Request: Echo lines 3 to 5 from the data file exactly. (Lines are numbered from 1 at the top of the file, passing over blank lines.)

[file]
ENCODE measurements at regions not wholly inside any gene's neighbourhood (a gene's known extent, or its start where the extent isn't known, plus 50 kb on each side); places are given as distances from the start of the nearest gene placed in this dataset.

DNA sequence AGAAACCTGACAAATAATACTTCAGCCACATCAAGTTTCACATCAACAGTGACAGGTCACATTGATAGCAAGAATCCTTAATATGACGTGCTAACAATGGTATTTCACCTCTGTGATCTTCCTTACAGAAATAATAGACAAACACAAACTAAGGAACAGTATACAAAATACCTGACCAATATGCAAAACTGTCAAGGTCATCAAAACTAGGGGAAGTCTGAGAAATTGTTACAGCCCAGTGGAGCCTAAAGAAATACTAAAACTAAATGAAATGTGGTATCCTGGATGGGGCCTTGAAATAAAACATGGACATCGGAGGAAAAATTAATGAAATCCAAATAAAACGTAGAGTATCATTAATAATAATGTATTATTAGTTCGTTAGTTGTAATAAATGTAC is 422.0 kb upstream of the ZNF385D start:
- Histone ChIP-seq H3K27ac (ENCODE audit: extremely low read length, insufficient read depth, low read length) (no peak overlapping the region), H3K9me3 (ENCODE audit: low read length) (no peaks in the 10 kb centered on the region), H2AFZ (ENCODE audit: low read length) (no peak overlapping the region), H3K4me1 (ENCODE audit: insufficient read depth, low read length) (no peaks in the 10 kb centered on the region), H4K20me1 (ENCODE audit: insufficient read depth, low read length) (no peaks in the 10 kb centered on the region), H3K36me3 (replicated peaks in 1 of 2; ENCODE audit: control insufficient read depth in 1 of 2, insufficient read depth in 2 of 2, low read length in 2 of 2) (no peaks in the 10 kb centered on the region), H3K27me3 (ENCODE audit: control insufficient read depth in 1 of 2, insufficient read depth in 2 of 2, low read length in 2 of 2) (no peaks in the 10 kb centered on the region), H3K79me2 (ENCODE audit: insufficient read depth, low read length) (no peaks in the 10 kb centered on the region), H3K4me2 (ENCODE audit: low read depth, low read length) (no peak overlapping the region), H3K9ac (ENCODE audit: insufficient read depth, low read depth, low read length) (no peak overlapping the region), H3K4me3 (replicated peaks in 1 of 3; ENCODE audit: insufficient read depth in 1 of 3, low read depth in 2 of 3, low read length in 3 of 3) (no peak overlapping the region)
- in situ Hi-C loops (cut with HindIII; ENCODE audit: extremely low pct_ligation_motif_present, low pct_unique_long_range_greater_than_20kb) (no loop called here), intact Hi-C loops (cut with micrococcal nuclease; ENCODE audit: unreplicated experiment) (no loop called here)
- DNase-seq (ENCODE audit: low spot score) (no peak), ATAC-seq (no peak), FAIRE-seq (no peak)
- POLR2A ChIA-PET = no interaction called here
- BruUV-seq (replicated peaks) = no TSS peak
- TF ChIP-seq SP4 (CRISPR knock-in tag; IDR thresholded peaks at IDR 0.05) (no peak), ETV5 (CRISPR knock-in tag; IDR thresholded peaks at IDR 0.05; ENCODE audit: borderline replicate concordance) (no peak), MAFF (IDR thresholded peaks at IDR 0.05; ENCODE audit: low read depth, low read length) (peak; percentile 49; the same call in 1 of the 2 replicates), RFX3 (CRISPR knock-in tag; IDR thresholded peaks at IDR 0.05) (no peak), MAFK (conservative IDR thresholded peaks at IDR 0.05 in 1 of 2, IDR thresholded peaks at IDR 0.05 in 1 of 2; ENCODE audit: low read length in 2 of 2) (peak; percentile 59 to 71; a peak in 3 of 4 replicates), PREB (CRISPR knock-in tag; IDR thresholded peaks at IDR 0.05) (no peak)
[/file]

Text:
- Histone ChIP-seq H3K27ac (ENCODE audit: extremely low read length, insufficient read depth, low read length) (no peak overlapping the region), H3K9me3 (ENCODE audit: low read length) (no peaks in the 10 kb centered on the region), H2AFZ (ENCODE audit: low read length) (no peak overlapping the region), H3K4me1 (ENCODE audit: insufficient read depth, low read length) (no peaks in the 10 kb centered on the region), H4K20me1 (ENCODE audit: insufficient read depth, low read length) (no peaks in the 10 kb centered on the region), H3K36me3 (replicated peaks in 1 of 2; ENCODE audit: control insufficient read depth in 1 of 2, insufficient read depth in 2 of 2, low read length in 2 of 2) (no peaks in the 10 kb centered on the region), H3K27me3 (ENCODE audit: control insufficient read depth in 1 of 2, insufficient read depth in 2 of 2, low read length in 2 of 2) (no peaks in the 10 kb centered on the region), H3K79me2 (ENCODE audit: insufficient read depth, low read length) (no peaks in the 10 kb centered on the region), H3K4me2 (ENCODE audit: low read depth, low read length) (no peak overlapping the region), H3K9ac (ENCODE audit: insufficient read depth, low read depth, low read length) (no peak overlapping the region), H3K4me3 (replicated peaks in 1 of 3; ENCODE audit: insufficient read depth in 1 of 3, low read depth in 2 of 3, low read length in 3 of 3) (no peak overlapping the region)
- in situ Hi-C loops (cut with HindIII; ENCODE audit: extremely low pct_ligation_motif_present, low pct_unique_long_range_greater_than_20kb) (no loop called here), intact Hi-C loops (cut with micrococcal nuclease; ENCODE audit: unreplicated experiment) (no loop called here)
- DNase-seq (ENCODE audit: low spot score) (no peak), ATAC-seq (no peak), FAIRE-seq (no peak)